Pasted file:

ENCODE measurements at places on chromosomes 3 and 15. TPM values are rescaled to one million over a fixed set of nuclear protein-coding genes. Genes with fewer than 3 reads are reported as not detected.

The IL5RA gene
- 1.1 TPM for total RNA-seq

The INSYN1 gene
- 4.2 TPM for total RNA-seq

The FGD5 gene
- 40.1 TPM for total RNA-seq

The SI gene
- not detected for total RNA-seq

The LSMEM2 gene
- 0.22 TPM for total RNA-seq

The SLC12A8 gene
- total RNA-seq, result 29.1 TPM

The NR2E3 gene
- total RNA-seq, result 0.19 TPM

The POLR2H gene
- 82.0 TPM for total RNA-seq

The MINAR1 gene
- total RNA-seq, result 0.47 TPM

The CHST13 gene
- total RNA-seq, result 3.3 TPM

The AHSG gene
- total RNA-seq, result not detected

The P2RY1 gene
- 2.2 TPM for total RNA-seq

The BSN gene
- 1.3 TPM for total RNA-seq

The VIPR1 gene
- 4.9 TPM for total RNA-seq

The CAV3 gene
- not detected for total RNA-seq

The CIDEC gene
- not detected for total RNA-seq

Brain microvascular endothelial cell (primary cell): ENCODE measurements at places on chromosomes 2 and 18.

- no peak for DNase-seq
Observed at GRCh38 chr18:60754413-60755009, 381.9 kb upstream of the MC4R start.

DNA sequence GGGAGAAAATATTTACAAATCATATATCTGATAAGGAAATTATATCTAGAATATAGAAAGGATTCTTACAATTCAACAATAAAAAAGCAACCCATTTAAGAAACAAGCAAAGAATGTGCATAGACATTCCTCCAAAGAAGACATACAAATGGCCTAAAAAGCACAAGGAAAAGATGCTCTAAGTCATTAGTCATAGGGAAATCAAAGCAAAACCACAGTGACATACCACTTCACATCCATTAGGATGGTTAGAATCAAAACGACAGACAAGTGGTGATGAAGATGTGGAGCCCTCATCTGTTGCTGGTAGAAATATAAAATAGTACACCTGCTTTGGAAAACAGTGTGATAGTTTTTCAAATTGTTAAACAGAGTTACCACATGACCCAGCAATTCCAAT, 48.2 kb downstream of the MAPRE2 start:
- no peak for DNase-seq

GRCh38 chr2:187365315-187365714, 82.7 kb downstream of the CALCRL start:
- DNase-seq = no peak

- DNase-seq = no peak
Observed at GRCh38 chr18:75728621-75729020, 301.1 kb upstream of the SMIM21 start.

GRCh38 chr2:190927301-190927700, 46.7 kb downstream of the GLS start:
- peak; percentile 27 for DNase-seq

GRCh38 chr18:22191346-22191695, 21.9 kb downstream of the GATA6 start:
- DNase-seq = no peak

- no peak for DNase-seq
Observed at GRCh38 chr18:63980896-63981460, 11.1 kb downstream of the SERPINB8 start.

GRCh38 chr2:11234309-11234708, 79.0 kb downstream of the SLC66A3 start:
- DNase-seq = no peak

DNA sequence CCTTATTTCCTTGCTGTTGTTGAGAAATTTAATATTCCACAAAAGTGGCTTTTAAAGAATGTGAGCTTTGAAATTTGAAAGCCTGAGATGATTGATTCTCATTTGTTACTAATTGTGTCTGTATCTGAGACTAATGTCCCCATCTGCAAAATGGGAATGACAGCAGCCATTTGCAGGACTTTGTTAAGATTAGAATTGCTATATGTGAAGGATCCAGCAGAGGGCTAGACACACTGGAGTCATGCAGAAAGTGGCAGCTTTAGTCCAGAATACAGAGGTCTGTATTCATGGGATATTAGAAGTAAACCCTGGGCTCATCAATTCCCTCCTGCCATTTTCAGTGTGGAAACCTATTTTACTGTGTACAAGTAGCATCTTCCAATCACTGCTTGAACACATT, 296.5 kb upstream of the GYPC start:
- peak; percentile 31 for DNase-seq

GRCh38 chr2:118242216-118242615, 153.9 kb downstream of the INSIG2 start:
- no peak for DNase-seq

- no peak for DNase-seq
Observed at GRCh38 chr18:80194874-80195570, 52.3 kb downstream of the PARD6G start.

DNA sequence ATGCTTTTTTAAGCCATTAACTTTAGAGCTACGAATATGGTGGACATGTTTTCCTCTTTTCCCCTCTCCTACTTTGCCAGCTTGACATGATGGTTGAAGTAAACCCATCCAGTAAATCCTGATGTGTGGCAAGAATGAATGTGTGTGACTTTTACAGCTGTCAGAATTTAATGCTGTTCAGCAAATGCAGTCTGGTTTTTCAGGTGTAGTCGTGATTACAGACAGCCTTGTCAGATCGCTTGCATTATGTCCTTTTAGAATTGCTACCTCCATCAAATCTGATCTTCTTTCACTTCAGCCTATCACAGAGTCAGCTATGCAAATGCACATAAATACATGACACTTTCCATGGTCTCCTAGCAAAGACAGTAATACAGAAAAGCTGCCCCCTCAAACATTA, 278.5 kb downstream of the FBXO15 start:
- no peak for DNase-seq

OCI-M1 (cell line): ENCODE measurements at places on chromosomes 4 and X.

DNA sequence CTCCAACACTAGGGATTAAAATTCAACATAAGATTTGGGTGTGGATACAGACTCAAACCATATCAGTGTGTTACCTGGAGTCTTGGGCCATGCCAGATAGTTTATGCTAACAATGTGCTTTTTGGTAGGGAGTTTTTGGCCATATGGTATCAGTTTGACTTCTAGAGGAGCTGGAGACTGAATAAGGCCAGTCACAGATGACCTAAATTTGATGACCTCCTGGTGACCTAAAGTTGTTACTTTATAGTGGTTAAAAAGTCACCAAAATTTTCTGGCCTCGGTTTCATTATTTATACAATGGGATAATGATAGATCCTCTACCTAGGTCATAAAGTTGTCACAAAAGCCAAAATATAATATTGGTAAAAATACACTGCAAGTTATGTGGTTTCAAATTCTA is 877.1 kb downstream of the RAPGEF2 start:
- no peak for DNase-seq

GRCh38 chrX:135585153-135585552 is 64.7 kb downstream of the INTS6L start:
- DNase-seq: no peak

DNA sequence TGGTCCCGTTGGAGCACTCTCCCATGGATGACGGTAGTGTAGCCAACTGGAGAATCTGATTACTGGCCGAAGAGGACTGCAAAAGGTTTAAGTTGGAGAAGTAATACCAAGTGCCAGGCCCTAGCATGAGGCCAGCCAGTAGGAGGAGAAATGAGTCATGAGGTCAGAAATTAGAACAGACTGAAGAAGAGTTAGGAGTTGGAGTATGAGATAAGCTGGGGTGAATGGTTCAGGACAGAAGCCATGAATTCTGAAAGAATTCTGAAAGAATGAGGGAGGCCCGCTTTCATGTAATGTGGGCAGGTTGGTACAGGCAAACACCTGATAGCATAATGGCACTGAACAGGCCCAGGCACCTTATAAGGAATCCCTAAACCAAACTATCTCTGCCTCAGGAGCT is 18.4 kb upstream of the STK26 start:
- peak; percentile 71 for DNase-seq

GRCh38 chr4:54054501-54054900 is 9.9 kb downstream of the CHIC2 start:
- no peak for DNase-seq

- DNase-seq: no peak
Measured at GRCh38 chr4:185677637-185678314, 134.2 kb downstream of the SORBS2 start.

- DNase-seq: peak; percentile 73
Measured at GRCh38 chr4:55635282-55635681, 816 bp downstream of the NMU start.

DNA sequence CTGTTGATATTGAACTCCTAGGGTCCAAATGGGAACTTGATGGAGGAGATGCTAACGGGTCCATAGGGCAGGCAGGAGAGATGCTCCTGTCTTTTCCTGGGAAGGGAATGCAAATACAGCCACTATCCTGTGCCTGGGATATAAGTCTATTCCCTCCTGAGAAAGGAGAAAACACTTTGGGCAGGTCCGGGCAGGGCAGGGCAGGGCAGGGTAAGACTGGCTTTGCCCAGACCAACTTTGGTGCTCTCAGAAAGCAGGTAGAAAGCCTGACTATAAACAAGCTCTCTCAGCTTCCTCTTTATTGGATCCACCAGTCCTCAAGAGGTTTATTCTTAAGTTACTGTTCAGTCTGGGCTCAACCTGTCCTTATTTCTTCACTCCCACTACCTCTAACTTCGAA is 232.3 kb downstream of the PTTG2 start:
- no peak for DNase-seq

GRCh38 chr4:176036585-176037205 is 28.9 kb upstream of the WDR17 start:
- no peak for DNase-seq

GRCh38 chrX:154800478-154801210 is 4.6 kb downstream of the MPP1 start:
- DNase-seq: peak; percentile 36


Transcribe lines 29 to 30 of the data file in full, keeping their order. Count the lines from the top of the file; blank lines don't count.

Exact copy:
- 4.9 TPM for total RNA-seq

The CAV3 gene